The Epic and Forgotten Story of Hispanic North America
By Carrie Gibson
539 pp. Atlantic Monthly Press 2019
One hundred years before the arrival of the Pilgrims, the Mexicans were already here. With typical dark humor, Alfredo Bryce Echenique used to say that when God ordered Fiat lux, Hispanics were already late with the bill for Bell. Carlos Fuentes was 10 years old when his father, a Mexican diplomat in Washington DC, took him to see a film that included the secession of Texas from Mexico. The boy stood up in the dark and cried, “Viva Mexico!” It was a sense of duty he carried all his life. García Márquez journeyed to the South, following in Faulkner’s steps. Perhaps he saw at the cinema a silent short about a man in front of the firing squad watching his whole life rolling back as a calendar in reverse. In his own Faulknerean accounts of too many years of solitude he adds that the Americans, with the excuse of eradicating yellow fever, stayed in the Caribbean far too long. Fuentes was once forbidden to disembark from a ship in Puerto Rico, and García Márquez was asked to strip naked at customs.
El Norte: The Epic and Forgotten Story of Hispanic North America is the book that Americans, Anglo and Hispanic, should read as an education on their own American place or role. Crossing the borders has become a formal rite de passagetowards identity, a dramatic task in Spanish because we have eight names for the Wall, English only four. Thus, Latin Americans are experts in dealing with walls, fences, and barriers. The history of miss-readings has created a phantom of the Law of the Land that goes around as Mexican, Hispanic American, Puerto Rican, Cuban, Caribbean, and Latin American. Not to mention Latino, Mestizo, Mulato, Asians, Native, Anglo Americans, and every other wall of misrepresentation. This formidable display of categorization, conflicts, and crossroads has produced the most complex, intricate cultural system of representing ethnic territories, racial mappings, and exclusionary perceptions. To split the atom has proved to be easier than to split a prejudice. The civil society reinforced what is not-inclusive: skin color, religion, and language. This formidable racialization demonstrated an identity forged, across the border, from the color of the others, languages of origin, religions, and bone size. An historian from Cambridge, Carrie Gibson carries on the formidable task of accounting for the relevant and telling cases of our modern process of national formation and regional negotiations. This is a serious book of history but also an engaging project of reading the future in the past. That is, we still are working in the American grain.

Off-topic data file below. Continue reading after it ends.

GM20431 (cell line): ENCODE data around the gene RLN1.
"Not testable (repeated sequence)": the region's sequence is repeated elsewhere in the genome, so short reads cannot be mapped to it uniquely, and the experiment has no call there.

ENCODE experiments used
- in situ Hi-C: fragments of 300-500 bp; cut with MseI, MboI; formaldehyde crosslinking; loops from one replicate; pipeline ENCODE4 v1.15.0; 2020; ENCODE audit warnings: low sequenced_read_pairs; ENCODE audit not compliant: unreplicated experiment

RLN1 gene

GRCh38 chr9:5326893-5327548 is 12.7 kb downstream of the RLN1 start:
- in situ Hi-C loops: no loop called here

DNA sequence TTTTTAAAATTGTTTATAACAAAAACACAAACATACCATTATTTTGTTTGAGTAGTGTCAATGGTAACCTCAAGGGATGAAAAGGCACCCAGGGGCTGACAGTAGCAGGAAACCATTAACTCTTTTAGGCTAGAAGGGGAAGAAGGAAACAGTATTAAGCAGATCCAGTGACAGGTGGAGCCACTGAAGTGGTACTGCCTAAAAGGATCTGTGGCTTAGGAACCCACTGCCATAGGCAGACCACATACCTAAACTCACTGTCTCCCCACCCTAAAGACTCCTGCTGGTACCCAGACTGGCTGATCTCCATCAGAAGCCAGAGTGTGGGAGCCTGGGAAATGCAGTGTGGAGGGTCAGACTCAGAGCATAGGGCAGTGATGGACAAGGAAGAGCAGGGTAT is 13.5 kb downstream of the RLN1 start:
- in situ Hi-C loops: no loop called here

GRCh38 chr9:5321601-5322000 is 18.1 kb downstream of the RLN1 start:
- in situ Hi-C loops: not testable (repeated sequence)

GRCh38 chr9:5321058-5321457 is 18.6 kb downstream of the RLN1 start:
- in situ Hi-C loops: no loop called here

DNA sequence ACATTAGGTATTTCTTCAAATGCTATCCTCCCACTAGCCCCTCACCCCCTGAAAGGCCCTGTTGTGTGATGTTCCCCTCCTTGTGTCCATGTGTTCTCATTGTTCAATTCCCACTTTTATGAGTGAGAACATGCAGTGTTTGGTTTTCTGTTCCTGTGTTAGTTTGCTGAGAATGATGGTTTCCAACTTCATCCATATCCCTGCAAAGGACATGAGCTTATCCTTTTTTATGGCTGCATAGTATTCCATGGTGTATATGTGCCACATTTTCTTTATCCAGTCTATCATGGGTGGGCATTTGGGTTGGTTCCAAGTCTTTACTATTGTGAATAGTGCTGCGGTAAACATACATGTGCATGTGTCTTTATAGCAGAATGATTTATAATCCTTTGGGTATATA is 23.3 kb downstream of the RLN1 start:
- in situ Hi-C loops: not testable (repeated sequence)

As a forgotten epic, one can read this story as a most reliable travel guide. It is a long ride along the map of an elusive but powerful history that, even if new to most of us, is a familiar tale of many nations moving beyond the walls into a territory of common goals. In most of the cities there was someone writing and protesting, forging from modest presses a regional demand of a possible public space, the voice of a civilization of the law against intolerance and violence. To those forgotten heroes of the press, journalist and chroniclers, travelers and booksellers, the reader owns his reading. Of course, some cases are more tragic than others, as is the painful history of Puerto Rico, were the Tainos, the pacific society that Columbus encountered, had an easy laugh and were curious as children. We now know, thanks to the Spanish historian Consuelo Varela, that Columbus stopped their baptism as Christians in order to sell them as slaves; he even managed to get a percentage from the first bordello in the Americas. The Tainos, of course, disappeared, but the Caribbean decided otherwise. They didn’t appreciate Columbus’ marbles, and would have returned to Mr. Trump paper towels he throws to the victims of the last hurricane. History repeats itself, now as shame.